"I learned that asking for help was a good way to get a different opinion and advice on how to overcome obstacles. More importantly, I had it in me that quitting was not an option. I was ok with taking risks and failing, but not quitting!"
I focused my final years on my classes and continued to attend conferences where I could listen and learn from scientists who gave presentations on their work. These conferences gave me a sneak peek of what was to come. I had to make sense of everything, even with so much going on in my life. In addition to school, I also worked part-time. Classes were interesting, but were also becoming ever more challenging.
As graduation neared, I was looking forward to celebrating with family and friends. Graduation was great! Once again, my family and I took pictures that captured another proud moment. I was the first in my family to receive a university degree. I knew graduate school was next. My uncle, whom I lived with during high school knew and understood this. I think it was he who conveyed the message to my father about me going to graduate school. I briefly considered going back to México, but there were no comparable opportunities that could provide the level of training in toxicology that was available in the United States. Also, there were no job opportunities of interest for me out there at the time. I missed my parents and my roots, but it was them and my roots that kept me going and motivated.
"I missed my parents and my roots, but it was them and my roots that kept me going and motivated."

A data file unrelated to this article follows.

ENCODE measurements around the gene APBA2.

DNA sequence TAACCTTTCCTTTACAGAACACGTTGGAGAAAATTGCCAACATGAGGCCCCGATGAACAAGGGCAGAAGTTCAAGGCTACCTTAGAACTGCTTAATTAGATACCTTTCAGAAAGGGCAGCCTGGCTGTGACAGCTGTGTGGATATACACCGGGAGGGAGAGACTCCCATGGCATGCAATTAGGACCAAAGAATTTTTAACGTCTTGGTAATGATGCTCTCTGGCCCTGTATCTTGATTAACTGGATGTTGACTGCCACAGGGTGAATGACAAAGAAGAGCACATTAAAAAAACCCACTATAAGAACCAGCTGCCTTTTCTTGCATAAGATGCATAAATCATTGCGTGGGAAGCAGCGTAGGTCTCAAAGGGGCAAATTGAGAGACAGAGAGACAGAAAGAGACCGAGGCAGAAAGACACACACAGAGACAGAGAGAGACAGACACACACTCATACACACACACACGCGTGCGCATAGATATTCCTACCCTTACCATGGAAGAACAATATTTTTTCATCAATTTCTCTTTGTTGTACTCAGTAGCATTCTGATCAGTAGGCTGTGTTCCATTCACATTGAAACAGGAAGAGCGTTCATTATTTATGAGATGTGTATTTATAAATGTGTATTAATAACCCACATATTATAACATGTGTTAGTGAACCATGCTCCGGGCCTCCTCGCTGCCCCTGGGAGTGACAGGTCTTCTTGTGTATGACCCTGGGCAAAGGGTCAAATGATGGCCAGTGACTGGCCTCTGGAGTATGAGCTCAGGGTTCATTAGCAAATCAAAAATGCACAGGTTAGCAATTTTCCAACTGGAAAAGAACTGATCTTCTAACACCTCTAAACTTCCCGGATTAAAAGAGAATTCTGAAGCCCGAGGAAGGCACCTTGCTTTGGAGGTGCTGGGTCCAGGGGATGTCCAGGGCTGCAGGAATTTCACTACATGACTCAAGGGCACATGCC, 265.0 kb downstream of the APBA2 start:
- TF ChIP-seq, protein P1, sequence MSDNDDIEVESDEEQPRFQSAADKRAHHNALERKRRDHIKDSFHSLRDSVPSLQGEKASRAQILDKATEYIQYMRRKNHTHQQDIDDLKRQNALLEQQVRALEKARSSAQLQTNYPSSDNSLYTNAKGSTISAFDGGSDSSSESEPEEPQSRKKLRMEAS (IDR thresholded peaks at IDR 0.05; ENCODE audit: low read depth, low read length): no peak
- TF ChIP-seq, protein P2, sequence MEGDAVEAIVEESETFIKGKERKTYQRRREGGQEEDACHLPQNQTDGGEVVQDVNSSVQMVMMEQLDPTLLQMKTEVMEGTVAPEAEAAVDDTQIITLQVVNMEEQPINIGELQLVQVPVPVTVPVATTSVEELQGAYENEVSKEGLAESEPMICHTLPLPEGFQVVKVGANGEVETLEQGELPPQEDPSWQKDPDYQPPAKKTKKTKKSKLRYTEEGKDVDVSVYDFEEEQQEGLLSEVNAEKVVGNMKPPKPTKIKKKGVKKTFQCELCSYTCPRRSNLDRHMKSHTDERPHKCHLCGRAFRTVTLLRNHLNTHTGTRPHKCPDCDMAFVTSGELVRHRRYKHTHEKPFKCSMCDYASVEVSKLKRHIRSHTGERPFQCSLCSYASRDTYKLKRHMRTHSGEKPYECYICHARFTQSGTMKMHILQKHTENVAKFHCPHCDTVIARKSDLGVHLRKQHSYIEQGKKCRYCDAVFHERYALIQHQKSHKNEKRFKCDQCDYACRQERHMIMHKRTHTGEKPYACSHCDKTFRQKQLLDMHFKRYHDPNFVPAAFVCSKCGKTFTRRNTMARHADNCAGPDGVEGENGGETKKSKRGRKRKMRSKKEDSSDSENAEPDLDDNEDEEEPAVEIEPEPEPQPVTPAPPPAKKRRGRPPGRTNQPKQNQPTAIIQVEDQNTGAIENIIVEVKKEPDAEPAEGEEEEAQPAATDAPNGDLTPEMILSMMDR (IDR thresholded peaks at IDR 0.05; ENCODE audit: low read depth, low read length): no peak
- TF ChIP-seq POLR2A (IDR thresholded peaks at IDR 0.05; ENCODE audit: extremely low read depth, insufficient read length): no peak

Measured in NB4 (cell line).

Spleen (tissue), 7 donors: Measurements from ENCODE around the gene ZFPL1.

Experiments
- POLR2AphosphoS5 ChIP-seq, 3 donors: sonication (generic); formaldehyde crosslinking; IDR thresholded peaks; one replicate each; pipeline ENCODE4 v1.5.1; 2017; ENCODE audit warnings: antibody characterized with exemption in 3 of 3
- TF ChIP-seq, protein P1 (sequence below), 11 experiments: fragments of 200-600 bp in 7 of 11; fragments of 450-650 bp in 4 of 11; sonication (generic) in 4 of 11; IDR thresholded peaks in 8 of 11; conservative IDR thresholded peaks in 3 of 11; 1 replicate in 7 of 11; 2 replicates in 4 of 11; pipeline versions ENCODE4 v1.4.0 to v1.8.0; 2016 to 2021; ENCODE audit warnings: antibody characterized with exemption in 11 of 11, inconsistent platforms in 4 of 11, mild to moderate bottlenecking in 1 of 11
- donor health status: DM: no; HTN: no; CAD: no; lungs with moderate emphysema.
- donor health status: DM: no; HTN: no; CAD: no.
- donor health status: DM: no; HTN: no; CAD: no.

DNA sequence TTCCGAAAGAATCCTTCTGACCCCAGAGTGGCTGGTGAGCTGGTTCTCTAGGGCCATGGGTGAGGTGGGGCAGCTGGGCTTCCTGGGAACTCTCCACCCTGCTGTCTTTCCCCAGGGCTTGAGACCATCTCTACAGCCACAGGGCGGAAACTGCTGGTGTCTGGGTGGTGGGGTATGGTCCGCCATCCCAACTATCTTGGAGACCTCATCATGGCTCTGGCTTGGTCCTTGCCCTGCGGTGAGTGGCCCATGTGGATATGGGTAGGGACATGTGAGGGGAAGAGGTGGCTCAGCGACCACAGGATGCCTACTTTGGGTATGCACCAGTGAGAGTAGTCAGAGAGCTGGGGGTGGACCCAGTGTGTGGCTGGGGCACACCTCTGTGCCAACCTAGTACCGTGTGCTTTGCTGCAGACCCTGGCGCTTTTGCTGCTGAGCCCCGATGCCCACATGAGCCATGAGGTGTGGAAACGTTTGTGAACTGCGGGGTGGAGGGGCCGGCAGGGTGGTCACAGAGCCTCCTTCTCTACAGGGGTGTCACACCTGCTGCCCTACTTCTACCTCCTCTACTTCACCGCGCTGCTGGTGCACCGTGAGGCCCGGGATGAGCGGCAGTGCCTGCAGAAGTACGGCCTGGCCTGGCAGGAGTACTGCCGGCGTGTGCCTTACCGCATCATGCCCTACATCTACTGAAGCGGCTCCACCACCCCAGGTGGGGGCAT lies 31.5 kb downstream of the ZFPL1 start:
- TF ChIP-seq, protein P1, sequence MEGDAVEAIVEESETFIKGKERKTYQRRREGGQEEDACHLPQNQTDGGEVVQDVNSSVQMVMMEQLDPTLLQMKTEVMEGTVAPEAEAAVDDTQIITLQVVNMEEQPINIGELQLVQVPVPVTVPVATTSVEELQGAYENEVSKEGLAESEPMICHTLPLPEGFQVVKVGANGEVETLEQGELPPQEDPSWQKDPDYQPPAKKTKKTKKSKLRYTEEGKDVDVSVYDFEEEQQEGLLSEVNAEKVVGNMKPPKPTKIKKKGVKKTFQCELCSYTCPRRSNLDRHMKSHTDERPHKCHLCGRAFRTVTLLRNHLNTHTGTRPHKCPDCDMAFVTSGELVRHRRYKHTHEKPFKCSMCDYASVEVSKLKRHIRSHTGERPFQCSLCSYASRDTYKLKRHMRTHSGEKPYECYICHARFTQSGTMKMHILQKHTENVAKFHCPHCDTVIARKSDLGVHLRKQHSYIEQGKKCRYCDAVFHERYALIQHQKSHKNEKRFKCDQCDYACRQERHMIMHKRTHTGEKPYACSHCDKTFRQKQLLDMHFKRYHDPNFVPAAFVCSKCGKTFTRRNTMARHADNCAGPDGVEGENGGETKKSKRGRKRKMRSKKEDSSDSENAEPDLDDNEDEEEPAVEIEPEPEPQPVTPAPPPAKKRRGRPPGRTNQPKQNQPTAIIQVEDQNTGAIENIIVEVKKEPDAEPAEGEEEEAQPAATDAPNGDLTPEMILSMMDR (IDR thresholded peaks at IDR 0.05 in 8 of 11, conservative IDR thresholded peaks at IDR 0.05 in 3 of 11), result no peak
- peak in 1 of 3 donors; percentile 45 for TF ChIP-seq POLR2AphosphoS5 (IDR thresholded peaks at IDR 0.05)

My mentors suggested that I gain some work experience after graduating from UCSC. I was presented with an opportunity to work at the Lawrence Livermore National Laboratory (LLNL) where I expanded my lab experience. I was responsible for the extraction, harvesting and fixation of cells slides to analyze chromosomal aberrations due to radiation. This valuable work experience was a result of networking at the SACNAS conferences. During my time at LLNL I continued to take a class each semester, not because I had to, but because I enjoyed learning and it did not hurt that work paid for the classes. I took this job and classes to help prepare me for graduate school. After one year at LLNL I was off to the University of Wisconsin-Madison, which was my top pick for graduate school. UW-Madison is a premier institution in many educational areas, but for me it was the reputation it has for having produced top experts and researchers in Toxicology. Also, their Ph.D. program focused on Molecular and Environmental Toxicology. The molecular component was important to me because it was relevant to human exposure to toxins. Looking back, the academic interests I chose stemmed from and aligned with the many questions I had as a young boy. The questions persisted throughout my academic career and I was eager to continue finding answers.
"Looking back, the academic interests I chose stemmed from and aligned with the many questions I had as a young boy. The questions persisted throughout my academic career and I was eager to continue finding answers".